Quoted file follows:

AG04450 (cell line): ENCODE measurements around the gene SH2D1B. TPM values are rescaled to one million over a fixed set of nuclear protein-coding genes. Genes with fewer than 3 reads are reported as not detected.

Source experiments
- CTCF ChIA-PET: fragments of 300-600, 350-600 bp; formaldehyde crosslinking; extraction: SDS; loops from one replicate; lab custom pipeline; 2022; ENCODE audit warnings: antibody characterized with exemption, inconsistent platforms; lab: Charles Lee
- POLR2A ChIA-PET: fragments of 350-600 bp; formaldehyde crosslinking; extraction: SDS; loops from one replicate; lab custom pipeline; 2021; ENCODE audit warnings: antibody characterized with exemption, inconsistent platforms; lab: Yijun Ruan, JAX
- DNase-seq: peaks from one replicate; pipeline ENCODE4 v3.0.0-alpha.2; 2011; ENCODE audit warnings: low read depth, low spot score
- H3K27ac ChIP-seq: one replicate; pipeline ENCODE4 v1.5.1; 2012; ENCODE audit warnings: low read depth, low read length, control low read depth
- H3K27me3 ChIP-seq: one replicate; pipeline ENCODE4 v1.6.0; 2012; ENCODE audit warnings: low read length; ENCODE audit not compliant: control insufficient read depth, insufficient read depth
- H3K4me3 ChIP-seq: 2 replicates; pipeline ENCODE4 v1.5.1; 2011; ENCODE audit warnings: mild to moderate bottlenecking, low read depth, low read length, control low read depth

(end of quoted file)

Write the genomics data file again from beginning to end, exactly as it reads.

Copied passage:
AG04450 (cell line): ENCODE measurements around the gene SH2D1B. TPM values are rescaled to one million over a fixed set of nuclear protein-coding genes. Genes with fewer than 3 reads are reported as not detected.

Source experiments
- CTCF ChIA-PET: fragments of 300-600, 350-600 bp; formaldehyde crosslinking; extraction: SDS; loops from one replicate; lab custom pipeline; 2022; ENCODE audit warnings: antibody characterized with exemption, inconsistent platforms; lab: Charles Lee
- POLR2A ChIA-PET: fragments of 350-600 bp; formaldehyde crosslinking; extraction: SDS; loops from one replicate; lab custom pipeline; 2021; ENCODE audit warnings: antibody characterized with exemption, inconsistent platforms; lab: Yijun Ruan, JAX
- DNase-seq: peaks from one replicate; pipeline ENCODE4 v3.0.0-alpha.2; 2011; ENCODE audit warnings: low read depth, low spot score
- H3K27ac ChIP-seq: one replicate; pipeline ENCODE4 v1.5.1; 2012; ENCODE audit warnings: low read depth, low read length, control low read depth
- H3K27me3 ChIP-seq: one replicate; pipeline ENCODE4 v1.6.0; 2012; ENCODE audit warnings: low read length; ENCODE audit not compliant: control insufficient read depth, insufficient read depth
- H3K4me3 ChIP-seq: 2 replicates; pipeline ENCODE4 v1.5.1; 2011; ENCODE audit warnings: mild to moderate bottlenecking, low read depth, low read length, control low read depth